Hot Topic 1Q Loss Narrows
City of Industry, Calif., Hot Topic Inc. posted a smaller net loss for its fiscal first quarter on Wednesday, as sales inched higher.
For the quarter ended May 5, the company posted a loss of $809,000 compared with a loss of $1.4 million in the same period a year ago.
Comp-store sales declined 2.3% during the quarter, while revenue climbed 2% to $157.3 million from $154 million.
Tweeter May File For Chapter 11
CANTON, MASS. —Tweeter announced it would consider filing for reorganization under Chapter 11 of the bankruptcy code. According to the company, Tweeter does not have sufficient working capital to fund its short-term needs, such as the payment of costs associated with store closings, lump-sum payments to landlords of closed stores with whom it reaches settlements and to fund its long-term cash needs.
Kohl’s draws new battle lines out West
MENOMONEE FALLS, WIS. —The race for off-mall dominance is on for mid-tier retailer rivals Kohl’s and JCPenney. Kohl’s, who has always had its heritage in the off-mall space, announced earlier this month at its annual shareholders meeting that it plans to open 110 to 115 stores in fiscal 2007 including debut units in Idaho and Wyoming.
Kohl’s said it still intends to have 1,200 units in operation by 2010, and the company further emphasized that all areas where it operates have a potential for future store growth. Kohl’s experienced success in all 45 states where it operated last year.
“We are very pleased with the top- and bottom-line results for the year as we delivered consistent sales performance across all regions and all lines of business,” said Larry Montgomery, Kohl’s ceo and chairman.
The news of Kohl’s updated plans for expansion comes on the heels of JCPenney’s announcement in mid-April to open 250 stores in the next five years, 80% to 90% of which will be in their off-mall “B”-box format. The B-box format has an oddly similar feel to Kohl’s stores, with just about 100,000 square feet, updated overhead signage, lounge dressing rooms, race-track layout and two front-facing checkout lanes, among other features.
Kohl’s, too, has adapted its prototype approach to stores in an effort to fit various market conditions. So far, it has opened 39 of its 68,000-square-foot small-format stores to supplement the 88,000-square-foot mainstay prototype. In addition, Kohl’s has opened four 133,000-square-foot stores in urban environments. All three of these formats will be used as the retailer continues to expand.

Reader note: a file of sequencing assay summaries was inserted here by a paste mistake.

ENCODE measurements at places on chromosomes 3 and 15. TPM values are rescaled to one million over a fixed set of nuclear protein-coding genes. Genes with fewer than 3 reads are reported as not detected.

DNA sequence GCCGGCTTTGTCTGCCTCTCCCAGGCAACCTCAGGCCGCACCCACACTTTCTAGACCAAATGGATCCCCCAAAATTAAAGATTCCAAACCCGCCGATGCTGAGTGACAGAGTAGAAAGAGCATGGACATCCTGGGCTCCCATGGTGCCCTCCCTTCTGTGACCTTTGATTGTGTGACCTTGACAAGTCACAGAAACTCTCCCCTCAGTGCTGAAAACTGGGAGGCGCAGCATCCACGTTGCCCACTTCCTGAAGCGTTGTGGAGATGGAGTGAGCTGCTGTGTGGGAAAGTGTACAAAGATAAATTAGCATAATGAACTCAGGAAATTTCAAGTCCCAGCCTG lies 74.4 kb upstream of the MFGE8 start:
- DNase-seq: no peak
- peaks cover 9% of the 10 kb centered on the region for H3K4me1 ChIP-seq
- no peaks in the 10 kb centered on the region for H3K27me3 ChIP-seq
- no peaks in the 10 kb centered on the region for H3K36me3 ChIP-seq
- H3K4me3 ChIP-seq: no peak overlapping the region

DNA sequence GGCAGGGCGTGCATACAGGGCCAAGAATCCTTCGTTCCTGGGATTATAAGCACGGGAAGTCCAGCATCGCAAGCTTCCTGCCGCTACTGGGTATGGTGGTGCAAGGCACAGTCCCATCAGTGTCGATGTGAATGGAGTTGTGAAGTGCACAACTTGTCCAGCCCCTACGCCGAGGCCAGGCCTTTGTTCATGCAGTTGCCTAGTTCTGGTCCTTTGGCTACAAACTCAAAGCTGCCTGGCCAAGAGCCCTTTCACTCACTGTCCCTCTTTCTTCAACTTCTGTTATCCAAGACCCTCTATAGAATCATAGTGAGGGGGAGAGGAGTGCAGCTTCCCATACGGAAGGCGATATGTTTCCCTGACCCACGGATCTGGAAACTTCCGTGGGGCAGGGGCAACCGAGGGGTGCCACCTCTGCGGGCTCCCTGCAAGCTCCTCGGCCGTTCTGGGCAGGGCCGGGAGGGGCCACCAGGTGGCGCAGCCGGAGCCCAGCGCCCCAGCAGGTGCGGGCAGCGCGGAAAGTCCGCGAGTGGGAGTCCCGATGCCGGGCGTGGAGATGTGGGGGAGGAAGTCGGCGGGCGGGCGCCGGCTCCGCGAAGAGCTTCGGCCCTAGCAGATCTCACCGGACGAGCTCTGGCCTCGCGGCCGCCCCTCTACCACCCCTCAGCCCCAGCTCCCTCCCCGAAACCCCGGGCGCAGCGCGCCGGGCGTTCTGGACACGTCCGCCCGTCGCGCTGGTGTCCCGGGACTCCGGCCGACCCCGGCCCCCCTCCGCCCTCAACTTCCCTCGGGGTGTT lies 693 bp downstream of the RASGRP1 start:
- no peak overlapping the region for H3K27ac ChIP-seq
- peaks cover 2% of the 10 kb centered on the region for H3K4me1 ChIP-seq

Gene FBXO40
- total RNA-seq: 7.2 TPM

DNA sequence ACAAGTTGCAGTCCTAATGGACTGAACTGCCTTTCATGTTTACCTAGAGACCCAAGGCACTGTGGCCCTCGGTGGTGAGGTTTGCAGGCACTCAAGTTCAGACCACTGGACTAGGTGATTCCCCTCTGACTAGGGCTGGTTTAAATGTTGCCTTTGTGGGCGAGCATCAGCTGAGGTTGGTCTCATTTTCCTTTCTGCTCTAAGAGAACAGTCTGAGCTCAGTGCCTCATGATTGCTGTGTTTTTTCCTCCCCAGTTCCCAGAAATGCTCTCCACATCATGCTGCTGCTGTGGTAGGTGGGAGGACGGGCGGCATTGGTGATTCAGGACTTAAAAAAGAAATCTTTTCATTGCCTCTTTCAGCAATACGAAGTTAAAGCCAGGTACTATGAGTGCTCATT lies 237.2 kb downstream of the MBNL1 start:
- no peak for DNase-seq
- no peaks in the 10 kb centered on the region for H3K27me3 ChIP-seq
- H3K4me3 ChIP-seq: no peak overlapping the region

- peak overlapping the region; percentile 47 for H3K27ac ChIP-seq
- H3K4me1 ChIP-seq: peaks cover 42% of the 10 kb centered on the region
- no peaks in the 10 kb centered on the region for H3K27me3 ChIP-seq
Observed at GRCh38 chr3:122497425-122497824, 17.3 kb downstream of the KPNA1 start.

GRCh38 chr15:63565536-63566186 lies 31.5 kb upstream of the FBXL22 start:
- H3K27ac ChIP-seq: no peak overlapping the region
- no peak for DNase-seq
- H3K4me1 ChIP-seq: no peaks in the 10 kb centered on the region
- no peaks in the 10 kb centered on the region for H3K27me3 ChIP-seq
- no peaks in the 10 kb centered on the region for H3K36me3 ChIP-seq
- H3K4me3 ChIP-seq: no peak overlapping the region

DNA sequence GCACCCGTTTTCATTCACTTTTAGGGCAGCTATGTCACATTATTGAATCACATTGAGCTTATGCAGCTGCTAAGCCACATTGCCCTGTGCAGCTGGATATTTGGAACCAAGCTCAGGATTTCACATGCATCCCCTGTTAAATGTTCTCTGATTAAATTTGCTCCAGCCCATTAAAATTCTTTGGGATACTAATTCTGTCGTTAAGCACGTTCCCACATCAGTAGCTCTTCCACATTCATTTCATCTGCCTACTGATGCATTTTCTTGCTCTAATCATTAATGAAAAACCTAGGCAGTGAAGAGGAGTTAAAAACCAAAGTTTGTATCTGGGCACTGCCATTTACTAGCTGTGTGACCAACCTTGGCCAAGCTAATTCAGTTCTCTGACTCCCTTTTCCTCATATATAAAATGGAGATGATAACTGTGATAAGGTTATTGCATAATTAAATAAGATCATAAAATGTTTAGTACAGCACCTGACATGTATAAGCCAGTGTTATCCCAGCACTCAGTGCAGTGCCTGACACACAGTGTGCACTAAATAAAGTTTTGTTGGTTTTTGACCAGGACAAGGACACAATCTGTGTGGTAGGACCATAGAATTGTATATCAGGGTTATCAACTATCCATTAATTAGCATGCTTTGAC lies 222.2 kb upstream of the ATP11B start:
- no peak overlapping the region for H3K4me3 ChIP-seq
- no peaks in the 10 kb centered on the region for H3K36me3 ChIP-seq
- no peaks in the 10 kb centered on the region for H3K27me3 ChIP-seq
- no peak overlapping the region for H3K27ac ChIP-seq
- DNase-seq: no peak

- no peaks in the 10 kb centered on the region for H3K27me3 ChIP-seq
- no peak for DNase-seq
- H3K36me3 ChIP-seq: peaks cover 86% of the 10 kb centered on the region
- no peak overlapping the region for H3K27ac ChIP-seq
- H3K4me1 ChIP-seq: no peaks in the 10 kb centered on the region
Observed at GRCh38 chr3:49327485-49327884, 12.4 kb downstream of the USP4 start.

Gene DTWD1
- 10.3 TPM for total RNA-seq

Kohl’s introduced a new prototype in fall 2006, and the company said it plans to continue on building all of its new stores with similar “updated” features, such as wider aisles, updated fitting rooms and enhanced lifestyle graphics on signage throughout the store.
In addition to building new stores, revamping current stores is another part of Kohl’s growth strategy going forward. The company said it will remodel 29 of its existing stores by mid-month, and it plans to double the number of store remodels next year. Right now, 90 of Kohl’s 834 stores have been upgraded to reflect the company’s latest prototype.
JCPenney also announced that a portion of its growth plan included store updates. Penney’s currently operates 1,033 stores, and the company plans on renovating up to 80% of its store base by 2011. Right now, the company has 45% of its store base renovated.
In the six-state region of California, Nevada, Utah, Colorado, New Mexico and Arizona, Kohl’s has developed a store presence that is every bit as aggressive as that of JCPenney. However, in the five states directly to the north (including Oregon, Washington, Idaho, Montana and Wyoming) Kohl’s ended 2006 with merely 10 stores in all (versus Penney’s 58). To address this disparity, Kohl’s has begun to add new stores to the region (including the 10 it opened in Oregon and Washington in 2006) and plans to open a total of 10 more this year in Idaho and Wyoming.
STORE COUNT KEY*
JC Penney Stores
The off-mall space is the new growth vehicle for mid-tier retailers, according to industry analysts, because there is limited growth in the mall space moving forward.
“If you want to grow, you have to go off-mall,” said Howard Davidowitz, chairman of Davidowitz & Associates. “I think there are maybe a total of six malls planned to be built this year. Unless you’re taking over an old May Co. store space, there simply is no opportunity for growth for department stores other than off-the-mall.”
Consumers are pressed for time and off-mall stores fit more easily into the Middle American shopper’s weekly routine, Davidowitz said. In addition, they can be more profitable: JCPenney has said that its shoppers who visit its off-mall stores double its wallet spend compared to those who shop in Penney’s mall locations.
In addition, consumers demand unique merchandise, which is another place where Kohl’s and JCPenney are offering plenty of enticement. Kohl’s is opening a design center in New York to support its new exclusive brands, which include Chaps, Candie’s, ELLE and, coming this fall, Simply Vera by Vera Wang and the Food Network. Currently, about 7% of the company’s offerings are own brands, although some retailers today offer as much as 10% to 20% of their assortment in exclusive brands. JCPenney, for example, has up to 45% of its merchandising mix in private label brands, and some of its owned brands, like Arizona, bring in more than $1 billion each year in annual sales.